GIVEN its dominance on international bestseller lists and at the box office over the past few years, you’d think we’d know what The Girl with the Dragon Tattoo trilogy is all about by now.
Sure, we know Stieg Larsson’s story of a girl sleuth with a giant chip on her shoulder.
Those who have read the books or seen the recent Swedish films, will also know the basic plot: disgraced magazine editor, Mikael Blomkvist (Craig) is hired to investigate an old, unsolved murder.
Over the course of his inquiry, he forms an unlikely friendship and allegiance with a mysterious woman with a large, reptilian tattoo.
Together, they unravel the case, but there is always more to these stories than meets the eye.
The subject matter is generic thriller pap but David Fincher seems to rub the right spot in his English-language take on the Scandinavian phenomenon.
Generally peddled as justice, revenge yanks at something base and primal and triggers our worst instincts.
It’s also a defining force in the world we live in, which is why Lisbeth Salander is such a compelling character as the antidote to the pin-up proportions of Wonder Woman.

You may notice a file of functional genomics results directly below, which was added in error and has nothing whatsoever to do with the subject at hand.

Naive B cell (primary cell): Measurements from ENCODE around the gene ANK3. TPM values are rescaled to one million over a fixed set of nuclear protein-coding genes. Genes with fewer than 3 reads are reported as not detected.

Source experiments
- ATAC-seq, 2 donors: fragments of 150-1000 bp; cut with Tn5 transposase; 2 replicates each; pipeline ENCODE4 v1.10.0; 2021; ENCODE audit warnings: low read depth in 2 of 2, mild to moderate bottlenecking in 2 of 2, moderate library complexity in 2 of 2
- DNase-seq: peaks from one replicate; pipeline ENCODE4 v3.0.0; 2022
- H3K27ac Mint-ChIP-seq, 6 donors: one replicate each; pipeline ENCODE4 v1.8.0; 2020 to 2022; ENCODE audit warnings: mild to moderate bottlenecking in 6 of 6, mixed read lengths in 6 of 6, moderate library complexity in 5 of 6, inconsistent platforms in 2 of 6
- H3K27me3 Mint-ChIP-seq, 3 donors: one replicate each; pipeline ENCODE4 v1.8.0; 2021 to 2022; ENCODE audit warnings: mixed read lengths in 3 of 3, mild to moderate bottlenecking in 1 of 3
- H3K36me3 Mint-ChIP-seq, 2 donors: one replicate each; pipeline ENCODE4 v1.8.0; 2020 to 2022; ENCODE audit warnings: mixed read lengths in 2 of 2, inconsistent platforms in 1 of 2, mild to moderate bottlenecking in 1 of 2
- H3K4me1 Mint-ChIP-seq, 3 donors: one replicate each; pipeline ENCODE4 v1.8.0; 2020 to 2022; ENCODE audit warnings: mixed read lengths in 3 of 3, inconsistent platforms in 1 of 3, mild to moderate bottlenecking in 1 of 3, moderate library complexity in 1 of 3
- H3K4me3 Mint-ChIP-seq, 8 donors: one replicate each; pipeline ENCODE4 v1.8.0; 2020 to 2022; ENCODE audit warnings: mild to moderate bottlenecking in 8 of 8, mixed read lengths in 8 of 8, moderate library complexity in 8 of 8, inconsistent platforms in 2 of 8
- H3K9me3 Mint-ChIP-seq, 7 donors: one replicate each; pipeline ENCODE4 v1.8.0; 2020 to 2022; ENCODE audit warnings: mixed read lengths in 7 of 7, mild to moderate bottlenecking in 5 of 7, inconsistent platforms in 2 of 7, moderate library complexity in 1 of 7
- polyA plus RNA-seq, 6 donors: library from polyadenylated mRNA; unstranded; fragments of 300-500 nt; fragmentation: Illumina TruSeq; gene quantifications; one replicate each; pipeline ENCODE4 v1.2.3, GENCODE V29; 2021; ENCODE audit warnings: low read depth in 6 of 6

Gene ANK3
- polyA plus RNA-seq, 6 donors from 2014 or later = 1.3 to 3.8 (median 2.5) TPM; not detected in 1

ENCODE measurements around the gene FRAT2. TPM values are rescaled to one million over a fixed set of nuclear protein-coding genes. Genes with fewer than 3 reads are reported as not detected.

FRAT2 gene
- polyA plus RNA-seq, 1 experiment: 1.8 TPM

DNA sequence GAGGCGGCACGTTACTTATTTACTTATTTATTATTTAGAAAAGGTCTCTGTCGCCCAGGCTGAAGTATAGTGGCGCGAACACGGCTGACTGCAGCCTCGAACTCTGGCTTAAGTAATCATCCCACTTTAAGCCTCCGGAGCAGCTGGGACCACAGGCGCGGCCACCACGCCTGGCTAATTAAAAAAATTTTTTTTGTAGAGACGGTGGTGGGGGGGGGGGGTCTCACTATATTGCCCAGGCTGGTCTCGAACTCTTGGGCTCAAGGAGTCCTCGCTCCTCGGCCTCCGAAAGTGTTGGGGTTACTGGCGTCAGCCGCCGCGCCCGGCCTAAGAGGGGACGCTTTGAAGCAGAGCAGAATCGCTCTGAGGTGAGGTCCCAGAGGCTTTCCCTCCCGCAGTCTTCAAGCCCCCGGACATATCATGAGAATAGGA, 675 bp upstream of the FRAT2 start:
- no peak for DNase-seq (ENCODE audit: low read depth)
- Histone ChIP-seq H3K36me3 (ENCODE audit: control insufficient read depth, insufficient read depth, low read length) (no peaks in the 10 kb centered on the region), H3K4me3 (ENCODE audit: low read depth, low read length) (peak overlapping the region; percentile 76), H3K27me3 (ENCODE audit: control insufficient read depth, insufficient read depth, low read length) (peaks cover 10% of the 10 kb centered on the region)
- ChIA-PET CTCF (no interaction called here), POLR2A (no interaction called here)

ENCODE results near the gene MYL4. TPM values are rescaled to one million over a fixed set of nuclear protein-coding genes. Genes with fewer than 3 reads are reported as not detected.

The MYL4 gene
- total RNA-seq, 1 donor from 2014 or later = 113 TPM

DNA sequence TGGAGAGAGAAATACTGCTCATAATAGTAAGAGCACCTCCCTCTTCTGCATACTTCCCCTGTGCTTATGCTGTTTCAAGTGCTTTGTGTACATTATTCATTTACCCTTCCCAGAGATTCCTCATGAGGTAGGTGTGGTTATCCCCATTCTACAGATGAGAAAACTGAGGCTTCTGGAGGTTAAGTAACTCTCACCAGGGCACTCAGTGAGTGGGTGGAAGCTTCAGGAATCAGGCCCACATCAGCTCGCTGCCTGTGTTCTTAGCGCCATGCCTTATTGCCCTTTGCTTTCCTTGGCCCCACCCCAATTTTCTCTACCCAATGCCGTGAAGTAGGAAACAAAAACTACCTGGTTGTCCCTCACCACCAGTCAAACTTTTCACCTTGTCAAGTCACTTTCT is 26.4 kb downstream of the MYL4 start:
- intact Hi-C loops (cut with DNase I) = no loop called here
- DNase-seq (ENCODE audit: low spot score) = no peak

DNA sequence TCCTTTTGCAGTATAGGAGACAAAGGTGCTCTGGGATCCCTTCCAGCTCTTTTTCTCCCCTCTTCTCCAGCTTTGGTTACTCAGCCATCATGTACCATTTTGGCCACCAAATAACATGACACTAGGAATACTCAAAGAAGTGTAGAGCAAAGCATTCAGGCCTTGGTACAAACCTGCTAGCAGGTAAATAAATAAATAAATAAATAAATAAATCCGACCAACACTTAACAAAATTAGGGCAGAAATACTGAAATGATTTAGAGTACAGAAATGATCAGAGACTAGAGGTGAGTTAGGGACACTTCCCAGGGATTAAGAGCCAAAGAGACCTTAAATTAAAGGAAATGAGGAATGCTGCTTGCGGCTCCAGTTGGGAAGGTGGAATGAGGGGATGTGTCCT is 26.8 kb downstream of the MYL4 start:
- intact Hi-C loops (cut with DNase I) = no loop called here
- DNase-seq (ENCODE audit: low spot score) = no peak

Played here by Rooney Mara (the nice girlfriend from The Social Network), Lisbeth often looks like a startled raccoon, but that’s part of her charm.
She’s genuinely horrified by the ambient evil in the world, but she’s learned to fight it and, as a result, we have to champion her cause.
Fincher hands over huge swathes of screen time to his two leads, and even though it keeps the running time over two hours, it lets us settle into the folds and emotional creases of the story.
It even creates enough cracks for moments of humour, which go a long way toward making this dark, moody, cold film feel a lot warmer.
An elegant balance between light and dark, The Girl with the Dragon Tattoo will silence any of the naysayers who felt the whole American version was little more than a money grab.